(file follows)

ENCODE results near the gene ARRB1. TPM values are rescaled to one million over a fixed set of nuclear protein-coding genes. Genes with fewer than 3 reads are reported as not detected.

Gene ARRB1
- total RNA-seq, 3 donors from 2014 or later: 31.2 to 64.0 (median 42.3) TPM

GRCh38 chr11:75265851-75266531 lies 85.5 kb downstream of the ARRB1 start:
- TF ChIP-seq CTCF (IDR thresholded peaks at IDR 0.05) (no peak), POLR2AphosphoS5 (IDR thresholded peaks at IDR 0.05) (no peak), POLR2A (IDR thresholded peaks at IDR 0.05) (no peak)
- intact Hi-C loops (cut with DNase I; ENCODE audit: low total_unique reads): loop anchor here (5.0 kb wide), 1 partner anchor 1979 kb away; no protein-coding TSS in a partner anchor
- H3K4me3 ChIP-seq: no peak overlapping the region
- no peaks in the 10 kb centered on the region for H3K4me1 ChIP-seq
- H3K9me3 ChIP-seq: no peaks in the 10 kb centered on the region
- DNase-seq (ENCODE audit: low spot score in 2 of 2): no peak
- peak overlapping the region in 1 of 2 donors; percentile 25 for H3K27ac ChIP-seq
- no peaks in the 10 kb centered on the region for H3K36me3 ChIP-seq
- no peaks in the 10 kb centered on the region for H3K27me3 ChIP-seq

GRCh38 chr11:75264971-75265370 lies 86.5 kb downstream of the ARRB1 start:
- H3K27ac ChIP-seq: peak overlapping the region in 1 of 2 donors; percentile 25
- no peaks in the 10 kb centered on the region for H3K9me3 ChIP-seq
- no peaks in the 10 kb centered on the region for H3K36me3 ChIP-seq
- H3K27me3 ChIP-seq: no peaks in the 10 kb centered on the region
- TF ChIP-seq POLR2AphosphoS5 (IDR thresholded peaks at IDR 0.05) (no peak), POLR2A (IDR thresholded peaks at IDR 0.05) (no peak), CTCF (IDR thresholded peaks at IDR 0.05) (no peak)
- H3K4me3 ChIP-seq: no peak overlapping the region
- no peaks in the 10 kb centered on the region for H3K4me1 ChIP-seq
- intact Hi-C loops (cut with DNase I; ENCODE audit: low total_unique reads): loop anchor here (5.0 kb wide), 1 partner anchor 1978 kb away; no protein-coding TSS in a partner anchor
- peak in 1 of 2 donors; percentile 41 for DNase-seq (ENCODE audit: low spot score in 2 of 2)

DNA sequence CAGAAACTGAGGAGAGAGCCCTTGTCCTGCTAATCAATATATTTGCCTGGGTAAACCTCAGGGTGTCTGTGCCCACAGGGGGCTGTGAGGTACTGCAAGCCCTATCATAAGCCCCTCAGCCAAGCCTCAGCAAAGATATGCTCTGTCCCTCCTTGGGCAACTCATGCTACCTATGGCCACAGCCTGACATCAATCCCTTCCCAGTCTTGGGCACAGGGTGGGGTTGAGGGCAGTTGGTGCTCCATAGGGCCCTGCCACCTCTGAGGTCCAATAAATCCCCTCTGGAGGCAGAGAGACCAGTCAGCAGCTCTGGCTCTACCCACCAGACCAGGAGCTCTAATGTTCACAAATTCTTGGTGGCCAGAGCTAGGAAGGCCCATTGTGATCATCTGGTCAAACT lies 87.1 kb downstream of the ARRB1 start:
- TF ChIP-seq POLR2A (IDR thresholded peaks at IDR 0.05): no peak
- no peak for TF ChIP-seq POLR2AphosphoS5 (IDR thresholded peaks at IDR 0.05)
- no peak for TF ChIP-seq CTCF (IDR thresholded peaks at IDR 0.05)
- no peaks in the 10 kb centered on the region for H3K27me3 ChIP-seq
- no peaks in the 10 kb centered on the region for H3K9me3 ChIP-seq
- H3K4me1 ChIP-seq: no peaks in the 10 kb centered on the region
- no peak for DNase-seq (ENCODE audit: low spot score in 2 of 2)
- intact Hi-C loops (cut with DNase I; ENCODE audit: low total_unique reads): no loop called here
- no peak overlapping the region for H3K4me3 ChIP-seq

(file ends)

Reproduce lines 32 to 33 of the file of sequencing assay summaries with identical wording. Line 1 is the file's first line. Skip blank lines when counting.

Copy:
- intact Hi-C loops (cut with DNase I; ENCODE audit: low total_unique reads): no loop called here
- no peak overlapping the region for H3K4me3 ChIP-seq